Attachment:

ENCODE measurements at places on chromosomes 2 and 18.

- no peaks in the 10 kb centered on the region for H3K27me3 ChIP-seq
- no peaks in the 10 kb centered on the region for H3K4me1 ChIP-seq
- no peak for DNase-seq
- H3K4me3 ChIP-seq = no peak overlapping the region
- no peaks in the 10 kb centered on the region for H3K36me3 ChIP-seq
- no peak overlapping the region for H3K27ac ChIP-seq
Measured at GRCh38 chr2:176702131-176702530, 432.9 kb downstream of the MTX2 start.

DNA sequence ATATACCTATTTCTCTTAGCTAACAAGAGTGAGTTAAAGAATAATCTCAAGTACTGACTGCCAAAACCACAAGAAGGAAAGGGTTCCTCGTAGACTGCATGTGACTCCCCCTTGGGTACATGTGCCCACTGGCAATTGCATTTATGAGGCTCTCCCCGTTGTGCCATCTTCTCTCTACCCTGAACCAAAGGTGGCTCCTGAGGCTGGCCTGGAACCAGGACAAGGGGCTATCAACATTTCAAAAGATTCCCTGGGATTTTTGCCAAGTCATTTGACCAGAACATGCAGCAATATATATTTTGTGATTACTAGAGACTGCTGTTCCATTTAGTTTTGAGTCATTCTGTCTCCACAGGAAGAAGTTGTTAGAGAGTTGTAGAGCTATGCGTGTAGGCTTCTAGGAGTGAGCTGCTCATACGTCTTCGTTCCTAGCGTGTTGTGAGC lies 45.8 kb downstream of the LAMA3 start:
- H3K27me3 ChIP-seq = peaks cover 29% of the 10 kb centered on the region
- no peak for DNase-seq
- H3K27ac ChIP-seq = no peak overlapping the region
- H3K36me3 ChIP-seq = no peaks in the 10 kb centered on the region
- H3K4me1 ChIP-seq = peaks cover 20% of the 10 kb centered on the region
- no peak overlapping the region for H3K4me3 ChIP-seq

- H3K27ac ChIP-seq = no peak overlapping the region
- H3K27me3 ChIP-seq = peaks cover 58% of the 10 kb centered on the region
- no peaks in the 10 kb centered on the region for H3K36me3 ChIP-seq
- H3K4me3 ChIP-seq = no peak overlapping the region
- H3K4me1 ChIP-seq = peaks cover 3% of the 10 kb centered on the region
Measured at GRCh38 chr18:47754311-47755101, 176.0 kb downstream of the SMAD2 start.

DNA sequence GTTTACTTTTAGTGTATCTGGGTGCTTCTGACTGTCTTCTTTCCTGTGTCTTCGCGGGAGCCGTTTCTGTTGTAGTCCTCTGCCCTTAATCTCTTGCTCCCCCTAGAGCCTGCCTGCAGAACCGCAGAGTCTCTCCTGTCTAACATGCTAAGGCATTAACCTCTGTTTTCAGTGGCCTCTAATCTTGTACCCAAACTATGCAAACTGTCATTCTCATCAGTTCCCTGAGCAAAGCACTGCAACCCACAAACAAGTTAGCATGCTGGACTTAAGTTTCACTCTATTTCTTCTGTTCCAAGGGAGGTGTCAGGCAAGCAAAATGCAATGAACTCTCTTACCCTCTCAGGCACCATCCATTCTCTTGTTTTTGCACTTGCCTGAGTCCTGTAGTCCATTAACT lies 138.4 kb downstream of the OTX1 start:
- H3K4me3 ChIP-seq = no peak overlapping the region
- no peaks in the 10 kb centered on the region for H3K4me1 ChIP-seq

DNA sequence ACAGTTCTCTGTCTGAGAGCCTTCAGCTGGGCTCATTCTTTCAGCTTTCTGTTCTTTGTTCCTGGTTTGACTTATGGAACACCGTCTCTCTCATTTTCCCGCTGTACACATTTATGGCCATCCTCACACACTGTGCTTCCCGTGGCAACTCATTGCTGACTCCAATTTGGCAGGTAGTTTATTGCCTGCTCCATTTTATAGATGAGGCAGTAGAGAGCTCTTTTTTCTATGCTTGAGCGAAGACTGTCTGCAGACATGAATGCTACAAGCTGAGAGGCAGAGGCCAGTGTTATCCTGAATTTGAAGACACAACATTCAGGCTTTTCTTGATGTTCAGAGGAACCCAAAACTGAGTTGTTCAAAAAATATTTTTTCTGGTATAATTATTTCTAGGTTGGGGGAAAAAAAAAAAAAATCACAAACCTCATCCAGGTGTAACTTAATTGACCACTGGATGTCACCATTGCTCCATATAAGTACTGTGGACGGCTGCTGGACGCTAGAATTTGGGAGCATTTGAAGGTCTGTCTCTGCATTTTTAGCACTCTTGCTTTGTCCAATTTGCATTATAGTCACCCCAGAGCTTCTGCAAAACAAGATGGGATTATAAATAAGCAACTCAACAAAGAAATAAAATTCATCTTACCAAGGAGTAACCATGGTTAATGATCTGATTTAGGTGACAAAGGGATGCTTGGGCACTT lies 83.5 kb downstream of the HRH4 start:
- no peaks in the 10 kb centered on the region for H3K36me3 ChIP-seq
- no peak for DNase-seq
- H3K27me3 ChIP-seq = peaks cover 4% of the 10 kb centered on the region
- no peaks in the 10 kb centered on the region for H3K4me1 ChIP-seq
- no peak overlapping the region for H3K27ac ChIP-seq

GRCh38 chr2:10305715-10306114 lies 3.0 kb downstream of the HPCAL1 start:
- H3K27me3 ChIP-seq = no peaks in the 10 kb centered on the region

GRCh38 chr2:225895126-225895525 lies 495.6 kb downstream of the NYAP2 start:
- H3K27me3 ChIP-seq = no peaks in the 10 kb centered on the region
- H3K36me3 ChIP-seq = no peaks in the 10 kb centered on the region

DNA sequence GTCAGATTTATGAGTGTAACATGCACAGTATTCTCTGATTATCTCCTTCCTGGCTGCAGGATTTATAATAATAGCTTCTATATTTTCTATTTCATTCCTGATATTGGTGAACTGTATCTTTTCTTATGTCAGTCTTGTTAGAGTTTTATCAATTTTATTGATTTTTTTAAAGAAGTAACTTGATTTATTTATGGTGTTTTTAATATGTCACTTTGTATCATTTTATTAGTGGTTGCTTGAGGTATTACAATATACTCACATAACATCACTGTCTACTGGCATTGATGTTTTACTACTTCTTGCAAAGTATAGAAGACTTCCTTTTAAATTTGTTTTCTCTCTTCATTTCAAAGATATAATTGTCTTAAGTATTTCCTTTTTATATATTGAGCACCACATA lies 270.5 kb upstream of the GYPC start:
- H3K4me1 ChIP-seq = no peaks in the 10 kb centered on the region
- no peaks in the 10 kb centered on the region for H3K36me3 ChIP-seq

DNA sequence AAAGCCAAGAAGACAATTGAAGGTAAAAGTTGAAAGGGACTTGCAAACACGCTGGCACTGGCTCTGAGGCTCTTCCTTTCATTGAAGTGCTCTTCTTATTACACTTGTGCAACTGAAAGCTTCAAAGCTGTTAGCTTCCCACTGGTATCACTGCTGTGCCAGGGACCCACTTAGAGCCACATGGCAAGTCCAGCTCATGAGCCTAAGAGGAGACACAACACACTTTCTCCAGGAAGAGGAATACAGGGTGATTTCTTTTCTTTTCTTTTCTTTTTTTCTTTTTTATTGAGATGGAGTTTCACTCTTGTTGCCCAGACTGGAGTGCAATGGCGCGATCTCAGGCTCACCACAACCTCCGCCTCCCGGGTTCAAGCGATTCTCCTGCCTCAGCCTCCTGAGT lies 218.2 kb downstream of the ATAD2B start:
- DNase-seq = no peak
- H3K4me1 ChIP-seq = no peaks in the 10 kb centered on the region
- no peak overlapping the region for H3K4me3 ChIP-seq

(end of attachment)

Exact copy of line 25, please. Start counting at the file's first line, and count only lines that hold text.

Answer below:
DNA sequence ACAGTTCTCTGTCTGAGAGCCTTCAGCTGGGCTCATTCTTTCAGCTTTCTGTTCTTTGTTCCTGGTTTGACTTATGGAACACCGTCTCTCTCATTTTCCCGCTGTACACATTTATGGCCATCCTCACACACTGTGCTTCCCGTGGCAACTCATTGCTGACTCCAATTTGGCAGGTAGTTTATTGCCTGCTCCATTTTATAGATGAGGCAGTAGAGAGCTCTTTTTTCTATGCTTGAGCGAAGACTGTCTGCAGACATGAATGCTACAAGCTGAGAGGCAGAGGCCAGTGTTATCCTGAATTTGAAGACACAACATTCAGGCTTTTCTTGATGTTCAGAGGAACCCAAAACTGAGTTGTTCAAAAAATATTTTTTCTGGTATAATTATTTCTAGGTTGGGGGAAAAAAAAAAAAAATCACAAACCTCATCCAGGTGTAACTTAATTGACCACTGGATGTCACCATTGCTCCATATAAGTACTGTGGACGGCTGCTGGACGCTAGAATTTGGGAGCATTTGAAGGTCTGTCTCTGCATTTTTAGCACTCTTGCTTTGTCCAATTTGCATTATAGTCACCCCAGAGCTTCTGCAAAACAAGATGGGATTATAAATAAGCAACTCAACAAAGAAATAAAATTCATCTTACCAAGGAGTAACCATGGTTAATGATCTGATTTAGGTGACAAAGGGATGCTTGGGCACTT lies 83.5 kb downstream of the HRH4 start: